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Rounds Loses SD Money with Inattention to Farm Loan Mediation, Cement Plant Pension

Cole R. Delaune tries really hard to portray GOP Senate candidate M. Michael Rounds as both too soft on abortion and too closely tied to the Todd Akinesque Bill Napoli on abortion. Delaune paints this Janus to justify his claim that "demonstrated pragmatist" Rep. Kristi Noem would be a better Senate candidate.

If we want to jam the Rounds noise machine, let's keep it simple. Let's talk money.

The discussion of Lucas Lentsch's reascension to power in the state agriculture department has reminded us of the mess he and Secretary Walt Bones found when Governor Daugaard brought them to Pierre in 2011. Governor Daugaard canned a lot of Rounds' people, and perhaps for good reason. As director of ag development, Lentsch saw some sloppy-looking bookkeeping. He spent $8,000 on an audit that discovered $17,000 in services unbilled and checks not cashed in the Farm Loan mediation program:

Employees sometimes waited months to cash checks for payment - mediation costs $50 an hour for the first hour and $25 for each additional hour - and at least 157 checks had to be returned, undeposited, because they were more than six months old, the audit showed.

In at least 54 cases, the federal Farm Service Agency, an arm of the U.S. Department of Agriculture, was not billed for mediation services, costing the state $2,700. From fiscal year 2008 to 2011, 120 hours of mediation went unbilled at a cost of more than $3,000.

The haphazard payment documentation "progressively worsened through fiscal years 2010 and 2011," making it hard to determine in some cases whether mediation even occurred, or why some people who had requested mediation did not follow through with it, Bollinger wrote [Cody Winchester, "Ag Loan Board Lost $17,000," that Sioux Falls paper, May 2012].

Secretary Bones didn't catch anyone pocketing state money and didn't publicly call for anyone's head to roll, but Ag Department legal counsel Aubrey Blair Dunn left the office in spring 2012, followed by Lentsch in August 2012.

Similar inattention to fiscal detail appears to have cost South Dakota much more in the state cement plant retirement fund. Governor Bill Janklow sold the state cement plant to a Mexican company in 2001, but the state still held the plant's retirement fund. Coming into office in 2003, Governor M. Michael Rounds forgot about that responsibility:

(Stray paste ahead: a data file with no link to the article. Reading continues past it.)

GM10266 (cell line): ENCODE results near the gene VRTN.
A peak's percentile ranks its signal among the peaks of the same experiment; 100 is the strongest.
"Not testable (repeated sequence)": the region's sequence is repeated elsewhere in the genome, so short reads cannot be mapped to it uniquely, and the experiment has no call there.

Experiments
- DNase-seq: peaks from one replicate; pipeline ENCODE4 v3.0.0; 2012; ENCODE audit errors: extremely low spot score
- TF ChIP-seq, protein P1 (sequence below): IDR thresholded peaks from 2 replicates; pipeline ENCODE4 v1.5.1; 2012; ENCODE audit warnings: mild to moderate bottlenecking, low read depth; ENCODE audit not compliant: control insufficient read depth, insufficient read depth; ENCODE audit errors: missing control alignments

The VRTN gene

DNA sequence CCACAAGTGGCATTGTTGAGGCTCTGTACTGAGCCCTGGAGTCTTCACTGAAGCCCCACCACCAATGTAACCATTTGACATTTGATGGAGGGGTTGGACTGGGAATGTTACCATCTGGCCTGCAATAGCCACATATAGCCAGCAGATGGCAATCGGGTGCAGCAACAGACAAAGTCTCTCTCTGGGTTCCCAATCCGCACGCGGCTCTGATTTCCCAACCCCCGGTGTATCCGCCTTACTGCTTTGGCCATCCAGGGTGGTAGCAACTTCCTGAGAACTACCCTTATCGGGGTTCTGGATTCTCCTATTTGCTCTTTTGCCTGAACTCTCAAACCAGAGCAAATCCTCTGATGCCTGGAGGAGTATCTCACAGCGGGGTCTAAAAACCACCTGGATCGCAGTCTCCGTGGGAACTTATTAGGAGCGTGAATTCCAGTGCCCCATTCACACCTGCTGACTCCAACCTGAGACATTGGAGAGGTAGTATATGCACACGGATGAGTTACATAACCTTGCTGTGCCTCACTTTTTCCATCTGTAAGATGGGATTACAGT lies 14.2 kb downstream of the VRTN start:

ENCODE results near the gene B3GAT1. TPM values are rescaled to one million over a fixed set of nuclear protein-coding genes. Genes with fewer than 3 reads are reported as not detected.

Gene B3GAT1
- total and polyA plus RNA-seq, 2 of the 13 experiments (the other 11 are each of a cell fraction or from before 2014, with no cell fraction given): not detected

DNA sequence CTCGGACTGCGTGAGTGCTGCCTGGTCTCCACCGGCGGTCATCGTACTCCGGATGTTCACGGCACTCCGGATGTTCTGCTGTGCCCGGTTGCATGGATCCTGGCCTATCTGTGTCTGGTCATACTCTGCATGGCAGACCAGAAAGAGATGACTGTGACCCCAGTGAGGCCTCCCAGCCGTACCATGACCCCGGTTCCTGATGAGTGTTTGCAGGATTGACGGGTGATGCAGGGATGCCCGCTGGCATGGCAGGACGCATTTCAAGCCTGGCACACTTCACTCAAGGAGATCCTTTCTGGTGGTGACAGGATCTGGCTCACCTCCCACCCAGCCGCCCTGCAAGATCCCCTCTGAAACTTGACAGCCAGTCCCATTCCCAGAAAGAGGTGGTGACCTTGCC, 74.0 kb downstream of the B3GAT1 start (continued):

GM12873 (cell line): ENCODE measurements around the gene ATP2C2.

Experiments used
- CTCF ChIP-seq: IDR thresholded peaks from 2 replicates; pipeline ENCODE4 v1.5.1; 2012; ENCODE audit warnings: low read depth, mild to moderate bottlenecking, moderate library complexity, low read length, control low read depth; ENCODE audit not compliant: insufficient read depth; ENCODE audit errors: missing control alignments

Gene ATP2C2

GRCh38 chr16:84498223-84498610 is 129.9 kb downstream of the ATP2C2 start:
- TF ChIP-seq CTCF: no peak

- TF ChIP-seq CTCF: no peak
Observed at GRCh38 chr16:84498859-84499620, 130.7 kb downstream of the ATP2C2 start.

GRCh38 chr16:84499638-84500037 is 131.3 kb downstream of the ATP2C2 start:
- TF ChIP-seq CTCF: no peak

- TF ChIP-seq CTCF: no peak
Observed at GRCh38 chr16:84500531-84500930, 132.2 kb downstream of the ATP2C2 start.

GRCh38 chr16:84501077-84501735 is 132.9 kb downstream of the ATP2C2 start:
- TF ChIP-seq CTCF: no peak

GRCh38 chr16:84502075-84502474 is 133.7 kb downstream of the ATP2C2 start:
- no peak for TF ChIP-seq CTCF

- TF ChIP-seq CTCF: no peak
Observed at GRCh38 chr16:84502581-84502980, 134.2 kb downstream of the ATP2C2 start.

After the 2001 sale, the cement plant retirement system spent years as a political orphan in state government.

A Gov. Mike Rounds administration official acknowledged that it essentially sat forgotten in a drawer.

While unattended, the cement plant’s system suffered significant losses to its investment portfolio.

With no additional revenue flowing in, and with benefits being paid out, the portfolio hasn’t been able to recover sufficient value to get back in balance [Bob Mercer, "Future for Cement Plant Retirees Uncertain," Aberdeen American News, 2013.04.03].

To make up for Rounds's forgetfulness, the Legislature has had to pump $5 million into the cement plant retirement fund, including $4 million appropriated this year. Mercer reports that the Rounds Administration's lack of attention and foresight now socks us with spend $1.5 million a year for the next 14 years to keep our promise to the cement plant retirees... either that, or coax at least some of those retirees into trading their ongoing pension payments for lump-sum payments now.

Now maybe M. Michael Rounds would do less damage as one of 100 Senators than he did as South Dakota's chief executive. But his people's management of the Farm Loan Mediation program and the cement plant pension send a pretty clear message: hand Rounds your purse strings, and his bumbling will cost you money.